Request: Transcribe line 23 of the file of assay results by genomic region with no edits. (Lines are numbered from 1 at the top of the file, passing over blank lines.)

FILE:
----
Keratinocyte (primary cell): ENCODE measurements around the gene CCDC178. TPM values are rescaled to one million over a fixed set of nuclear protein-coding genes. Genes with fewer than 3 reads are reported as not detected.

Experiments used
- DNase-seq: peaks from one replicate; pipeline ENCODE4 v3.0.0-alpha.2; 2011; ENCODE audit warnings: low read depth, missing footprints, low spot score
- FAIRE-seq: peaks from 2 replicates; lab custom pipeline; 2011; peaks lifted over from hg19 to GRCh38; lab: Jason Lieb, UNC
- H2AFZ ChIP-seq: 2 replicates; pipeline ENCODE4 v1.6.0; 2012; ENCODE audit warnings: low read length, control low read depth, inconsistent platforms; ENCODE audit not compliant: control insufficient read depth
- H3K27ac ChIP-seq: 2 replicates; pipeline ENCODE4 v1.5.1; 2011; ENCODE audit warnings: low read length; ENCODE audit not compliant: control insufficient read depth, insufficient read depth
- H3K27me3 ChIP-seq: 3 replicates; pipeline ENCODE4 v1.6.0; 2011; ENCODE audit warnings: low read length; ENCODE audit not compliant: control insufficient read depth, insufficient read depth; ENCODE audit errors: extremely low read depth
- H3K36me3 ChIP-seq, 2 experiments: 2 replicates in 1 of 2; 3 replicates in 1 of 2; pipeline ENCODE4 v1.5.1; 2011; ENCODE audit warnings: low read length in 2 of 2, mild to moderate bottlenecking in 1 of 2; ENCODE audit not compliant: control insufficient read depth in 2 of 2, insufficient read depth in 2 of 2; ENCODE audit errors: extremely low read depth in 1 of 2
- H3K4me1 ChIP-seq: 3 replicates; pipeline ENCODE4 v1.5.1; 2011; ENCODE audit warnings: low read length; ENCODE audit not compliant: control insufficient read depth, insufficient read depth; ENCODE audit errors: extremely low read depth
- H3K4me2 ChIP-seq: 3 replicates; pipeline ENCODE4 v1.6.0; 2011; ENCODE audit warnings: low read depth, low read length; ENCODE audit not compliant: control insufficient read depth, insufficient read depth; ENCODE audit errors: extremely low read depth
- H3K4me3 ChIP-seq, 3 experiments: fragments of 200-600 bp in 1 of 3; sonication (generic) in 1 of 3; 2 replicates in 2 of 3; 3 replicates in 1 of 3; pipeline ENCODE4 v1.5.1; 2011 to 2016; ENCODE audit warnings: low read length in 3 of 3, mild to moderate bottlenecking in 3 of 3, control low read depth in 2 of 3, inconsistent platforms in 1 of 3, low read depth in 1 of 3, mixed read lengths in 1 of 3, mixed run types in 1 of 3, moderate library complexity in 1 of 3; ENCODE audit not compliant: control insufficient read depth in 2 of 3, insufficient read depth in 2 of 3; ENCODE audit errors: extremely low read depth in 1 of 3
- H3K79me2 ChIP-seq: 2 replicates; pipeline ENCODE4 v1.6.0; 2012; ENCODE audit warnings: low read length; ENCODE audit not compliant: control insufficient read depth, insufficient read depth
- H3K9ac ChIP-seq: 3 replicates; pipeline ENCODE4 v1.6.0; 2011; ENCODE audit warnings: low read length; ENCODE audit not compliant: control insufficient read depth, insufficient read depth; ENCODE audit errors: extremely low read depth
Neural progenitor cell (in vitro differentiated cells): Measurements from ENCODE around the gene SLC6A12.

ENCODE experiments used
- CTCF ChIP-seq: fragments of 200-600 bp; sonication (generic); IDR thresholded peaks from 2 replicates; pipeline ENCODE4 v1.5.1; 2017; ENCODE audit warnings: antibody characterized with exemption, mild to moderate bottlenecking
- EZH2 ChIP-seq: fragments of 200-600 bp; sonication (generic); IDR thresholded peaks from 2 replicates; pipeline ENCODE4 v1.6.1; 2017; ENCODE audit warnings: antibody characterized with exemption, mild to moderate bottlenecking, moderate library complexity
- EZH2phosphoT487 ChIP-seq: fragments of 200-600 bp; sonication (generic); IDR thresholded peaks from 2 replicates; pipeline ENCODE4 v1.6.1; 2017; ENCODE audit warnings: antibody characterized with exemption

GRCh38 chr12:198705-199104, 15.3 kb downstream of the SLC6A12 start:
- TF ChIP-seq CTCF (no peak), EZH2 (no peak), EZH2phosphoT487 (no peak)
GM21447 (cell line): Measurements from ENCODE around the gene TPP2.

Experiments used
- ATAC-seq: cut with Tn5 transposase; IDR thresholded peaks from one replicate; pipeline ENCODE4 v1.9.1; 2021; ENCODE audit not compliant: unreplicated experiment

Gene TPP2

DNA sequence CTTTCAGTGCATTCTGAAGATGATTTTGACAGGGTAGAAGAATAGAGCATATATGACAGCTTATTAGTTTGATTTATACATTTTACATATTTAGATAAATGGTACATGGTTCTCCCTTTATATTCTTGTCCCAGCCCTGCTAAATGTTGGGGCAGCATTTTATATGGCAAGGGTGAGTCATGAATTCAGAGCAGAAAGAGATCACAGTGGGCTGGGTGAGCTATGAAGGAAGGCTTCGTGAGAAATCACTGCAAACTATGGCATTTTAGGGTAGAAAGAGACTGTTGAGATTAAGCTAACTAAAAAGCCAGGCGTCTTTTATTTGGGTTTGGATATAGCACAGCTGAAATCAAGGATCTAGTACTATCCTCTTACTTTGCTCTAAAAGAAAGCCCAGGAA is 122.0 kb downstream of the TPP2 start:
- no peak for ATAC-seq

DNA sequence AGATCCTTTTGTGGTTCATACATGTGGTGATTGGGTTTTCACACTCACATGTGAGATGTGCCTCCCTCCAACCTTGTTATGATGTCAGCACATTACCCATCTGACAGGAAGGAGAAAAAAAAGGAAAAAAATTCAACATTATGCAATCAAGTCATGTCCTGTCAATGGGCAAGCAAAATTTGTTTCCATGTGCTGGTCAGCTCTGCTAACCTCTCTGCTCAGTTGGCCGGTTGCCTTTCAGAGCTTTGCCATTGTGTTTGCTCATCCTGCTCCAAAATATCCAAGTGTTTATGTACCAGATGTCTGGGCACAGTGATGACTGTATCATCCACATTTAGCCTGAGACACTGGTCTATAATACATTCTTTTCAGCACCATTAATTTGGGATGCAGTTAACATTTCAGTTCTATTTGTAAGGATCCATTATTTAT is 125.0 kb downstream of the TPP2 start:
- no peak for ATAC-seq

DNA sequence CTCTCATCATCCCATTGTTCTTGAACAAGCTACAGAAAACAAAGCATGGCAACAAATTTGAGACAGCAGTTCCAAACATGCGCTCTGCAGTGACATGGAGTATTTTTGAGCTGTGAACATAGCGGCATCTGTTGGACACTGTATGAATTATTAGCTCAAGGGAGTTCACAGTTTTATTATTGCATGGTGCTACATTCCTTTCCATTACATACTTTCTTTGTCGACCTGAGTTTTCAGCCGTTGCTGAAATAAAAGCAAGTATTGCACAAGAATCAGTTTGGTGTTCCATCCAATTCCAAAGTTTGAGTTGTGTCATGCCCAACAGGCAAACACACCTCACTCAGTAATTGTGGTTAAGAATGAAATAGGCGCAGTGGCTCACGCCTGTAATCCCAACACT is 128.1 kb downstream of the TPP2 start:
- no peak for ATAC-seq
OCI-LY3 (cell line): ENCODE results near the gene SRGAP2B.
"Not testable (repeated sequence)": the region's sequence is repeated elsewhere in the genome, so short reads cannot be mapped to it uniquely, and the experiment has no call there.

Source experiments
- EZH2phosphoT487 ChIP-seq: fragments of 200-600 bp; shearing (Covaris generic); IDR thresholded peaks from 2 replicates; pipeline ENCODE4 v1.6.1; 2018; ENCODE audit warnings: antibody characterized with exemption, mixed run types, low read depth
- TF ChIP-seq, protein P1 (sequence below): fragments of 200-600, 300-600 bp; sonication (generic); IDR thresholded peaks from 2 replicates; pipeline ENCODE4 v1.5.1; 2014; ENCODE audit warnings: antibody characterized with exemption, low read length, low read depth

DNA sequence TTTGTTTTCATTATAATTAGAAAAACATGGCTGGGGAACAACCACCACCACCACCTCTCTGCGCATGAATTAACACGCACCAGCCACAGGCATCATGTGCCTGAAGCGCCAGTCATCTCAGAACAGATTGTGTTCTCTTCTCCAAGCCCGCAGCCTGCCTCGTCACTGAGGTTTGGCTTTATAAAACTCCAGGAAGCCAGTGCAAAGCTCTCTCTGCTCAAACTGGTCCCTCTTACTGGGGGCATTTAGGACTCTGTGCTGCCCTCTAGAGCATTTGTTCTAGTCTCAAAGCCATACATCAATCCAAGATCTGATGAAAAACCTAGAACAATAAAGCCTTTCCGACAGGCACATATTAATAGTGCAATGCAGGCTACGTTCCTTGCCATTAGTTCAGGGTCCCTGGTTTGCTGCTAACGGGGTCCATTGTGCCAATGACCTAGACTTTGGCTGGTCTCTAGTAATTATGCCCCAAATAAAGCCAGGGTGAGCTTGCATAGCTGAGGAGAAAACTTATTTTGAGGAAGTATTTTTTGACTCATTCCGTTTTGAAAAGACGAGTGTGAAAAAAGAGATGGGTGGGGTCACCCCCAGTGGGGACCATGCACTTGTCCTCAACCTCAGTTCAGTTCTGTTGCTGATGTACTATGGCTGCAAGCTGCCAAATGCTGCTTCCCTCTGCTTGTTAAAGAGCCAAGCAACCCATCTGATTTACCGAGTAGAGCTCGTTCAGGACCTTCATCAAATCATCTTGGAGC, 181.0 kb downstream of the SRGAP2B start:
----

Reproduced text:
- ATAC-seq: cut with Tn5 transposase; IDR thresholded peaks from one replicate; pipeline ENCODE4 v1.9.1; 2021; ENCODE audit not compliant: unreplicated experiment